When it comes to The Sopranos-meets-Ramsey Street world of Melbourne's gangland, fact can often be way more outlandish than fiction; and hot on the heels of the critically-acclaimed film Animal Kingdom comes the made-for-the-movies trial of Judy Moran, the city's most infamous crime matriarch.

For the uninitiated, Judy Moran is a 66-year old grandmother, instantly recognisable for her designer sunglasses and blow-dried blonde hair, who has lost two husbands and two sons to gangland killings.

In June 2009, she was arrested in connection with the murder of her brother-in-law, Des "Tuppence" Moran, who was shot seven times in the head and upper body inside a café in Melbourne in broad daylight. The prosecution did not allege that Moran had pulled the trigger, but argued she had driven the gunmen, Geoffrey Armour, to and from the scene of the murder. The court heard that she had congratulated the gunman and patted him on the back when he confirmed that Tuppence Moran was dead, and ordered that he remove clothing and other items, including the murder weapon, so that she could dispose of them.

In what has the feel of a cinematic flourish, they were discovered later that evening by police in a safe hidden behind a bookshelf in her home. Moran was arrested as she walked back after dumping the getaway car, after a police surveillance team had watched her do it. The jury rejected her claim that she had been visiting the grave of her slain son, Mark, at the time of the murder. It was the anniversary of his death, which she presumably hoped would be a humanising detail that would help sway the jury.

Moran apparently commemorates her dead relatives with potted roses in her garden, and sometimes speaks to them over a cup of coffee. With her story almost certain to be dramatised, the scene almost writes itself.

Indeed, there are shades of Judy Moran in the character of Smurf in Animal Kingdom, who the Oscar-nominated Australian actress Jacki Weaver played with such chilling perfection.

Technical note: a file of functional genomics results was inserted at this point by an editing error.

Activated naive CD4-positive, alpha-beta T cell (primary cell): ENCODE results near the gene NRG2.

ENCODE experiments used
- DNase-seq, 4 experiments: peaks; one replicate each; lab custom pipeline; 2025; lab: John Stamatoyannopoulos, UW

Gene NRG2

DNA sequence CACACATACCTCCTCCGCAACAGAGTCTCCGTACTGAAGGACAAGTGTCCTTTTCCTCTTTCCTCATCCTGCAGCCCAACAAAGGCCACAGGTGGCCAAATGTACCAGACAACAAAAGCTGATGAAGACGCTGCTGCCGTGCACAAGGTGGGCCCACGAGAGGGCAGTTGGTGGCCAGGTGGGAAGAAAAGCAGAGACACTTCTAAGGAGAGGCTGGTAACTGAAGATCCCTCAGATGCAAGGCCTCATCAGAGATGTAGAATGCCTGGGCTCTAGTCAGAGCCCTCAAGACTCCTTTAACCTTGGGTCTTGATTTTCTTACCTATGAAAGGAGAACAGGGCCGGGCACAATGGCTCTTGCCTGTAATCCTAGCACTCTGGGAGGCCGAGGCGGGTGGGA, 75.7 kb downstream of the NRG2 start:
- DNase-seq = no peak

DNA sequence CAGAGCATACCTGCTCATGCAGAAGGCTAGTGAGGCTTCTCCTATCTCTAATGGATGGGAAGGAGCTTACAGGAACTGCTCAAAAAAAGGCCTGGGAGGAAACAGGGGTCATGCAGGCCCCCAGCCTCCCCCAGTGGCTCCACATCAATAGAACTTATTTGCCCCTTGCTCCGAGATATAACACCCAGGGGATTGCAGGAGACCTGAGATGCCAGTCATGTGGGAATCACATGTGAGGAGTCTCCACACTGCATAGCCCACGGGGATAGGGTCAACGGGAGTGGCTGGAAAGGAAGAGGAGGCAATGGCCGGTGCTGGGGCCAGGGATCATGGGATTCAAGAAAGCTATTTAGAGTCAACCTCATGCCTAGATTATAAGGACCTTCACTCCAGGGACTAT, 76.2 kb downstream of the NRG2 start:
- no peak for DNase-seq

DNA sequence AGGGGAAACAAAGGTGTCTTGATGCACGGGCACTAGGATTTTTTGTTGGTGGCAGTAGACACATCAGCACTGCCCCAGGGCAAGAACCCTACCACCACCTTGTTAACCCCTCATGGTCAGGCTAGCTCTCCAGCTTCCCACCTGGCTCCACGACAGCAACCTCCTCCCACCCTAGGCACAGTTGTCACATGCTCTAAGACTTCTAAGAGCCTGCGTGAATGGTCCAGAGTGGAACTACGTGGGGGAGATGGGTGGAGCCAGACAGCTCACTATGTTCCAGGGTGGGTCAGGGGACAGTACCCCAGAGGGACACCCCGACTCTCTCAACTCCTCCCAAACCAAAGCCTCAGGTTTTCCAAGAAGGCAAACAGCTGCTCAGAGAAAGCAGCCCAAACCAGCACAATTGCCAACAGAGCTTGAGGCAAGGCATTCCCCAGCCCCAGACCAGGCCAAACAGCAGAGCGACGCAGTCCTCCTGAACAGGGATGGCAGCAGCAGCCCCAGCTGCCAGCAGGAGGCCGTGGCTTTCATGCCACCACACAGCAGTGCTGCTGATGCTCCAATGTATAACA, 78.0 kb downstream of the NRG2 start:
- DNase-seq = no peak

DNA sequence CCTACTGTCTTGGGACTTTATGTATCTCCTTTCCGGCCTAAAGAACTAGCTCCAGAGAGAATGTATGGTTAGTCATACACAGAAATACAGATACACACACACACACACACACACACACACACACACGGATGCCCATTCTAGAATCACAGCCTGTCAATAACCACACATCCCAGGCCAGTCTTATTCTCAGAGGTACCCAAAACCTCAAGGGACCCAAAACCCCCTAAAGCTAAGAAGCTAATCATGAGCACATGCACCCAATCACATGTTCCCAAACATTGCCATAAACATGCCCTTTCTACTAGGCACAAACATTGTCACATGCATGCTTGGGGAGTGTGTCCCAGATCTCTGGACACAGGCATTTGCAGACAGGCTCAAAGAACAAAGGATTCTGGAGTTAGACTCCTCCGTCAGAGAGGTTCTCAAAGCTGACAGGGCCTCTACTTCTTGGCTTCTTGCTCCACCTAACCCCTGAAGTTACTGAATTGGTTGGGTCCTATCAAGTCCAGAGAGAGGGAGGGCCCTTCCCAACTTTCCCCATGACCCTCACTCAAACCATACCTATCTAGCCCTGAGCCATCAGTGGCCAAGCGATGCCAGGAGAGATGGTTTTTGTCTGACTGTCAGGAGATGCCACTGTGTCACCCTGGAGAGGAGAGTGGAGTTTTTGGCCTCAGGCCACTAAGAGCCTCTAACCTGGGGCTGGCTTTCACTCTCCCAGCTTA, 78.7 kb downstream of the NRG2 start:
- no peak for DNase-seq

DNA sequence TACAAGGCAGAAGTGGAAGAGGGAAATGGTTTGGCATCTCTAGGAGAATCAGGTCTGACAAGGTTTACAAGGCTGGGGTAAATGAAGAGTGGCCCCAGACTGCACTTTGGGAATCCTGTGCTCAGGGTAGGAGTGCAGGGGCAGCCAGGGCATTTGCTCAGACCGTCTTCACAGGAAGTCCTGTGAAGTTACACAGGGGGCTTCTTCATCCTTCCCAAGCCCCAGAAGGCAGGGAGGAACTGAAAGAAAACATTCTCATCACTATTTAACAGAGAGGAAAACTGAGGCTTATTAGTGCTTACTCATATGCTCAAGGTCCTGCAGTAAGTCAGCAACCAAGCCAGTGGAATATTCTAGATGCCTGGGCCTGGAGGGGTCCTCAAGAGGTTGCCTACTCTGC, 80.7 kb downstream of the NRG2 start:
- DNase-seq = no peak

Perhaps mindful of the media needs of the moment, Moran waved to cameramen as she was taken from the court in her electric wheelchair.

There's a good piece here about how the Melbourne underworld has provided Australia's second city with its main cultural export in recent years. Both Australia's best film of recent years, Animal Kingdom, and one of the more critically-acclaimed television dramas, Channel Nine's Underbelly, were based on real-life gangland wars.

The extent to which the crime culture in Melbourne and Sydney overlaps with the tabloid-driven celebrity culture is also another interesting area to explore.

Certainly, Judy Moran was the country's most infamous female criminal celebrity, but no doubt someone will soon come along to fill her designer stilettos.

Barack and Julia

Nick Bryant | 09:57 UK time, Tuesday, 8 March 2011


Julia Gillard has been in Washington, playing with a Sherrin Aussie Rules ball in the Oval Office with Barack Obama, celebrating the 60th anniversary of the ANZUS military alliance and fielding questions from American high school students about "what is vegemite?"

Julia Gillard and Barack Obama

The President was generous with his time and praise. He ventriloquised Julia Gillard's line about the two countries being "great mates", and said that Australians and Americans were kindred spirits because of their common language, love of democracy, pioneer spirit and love of wide open spaces.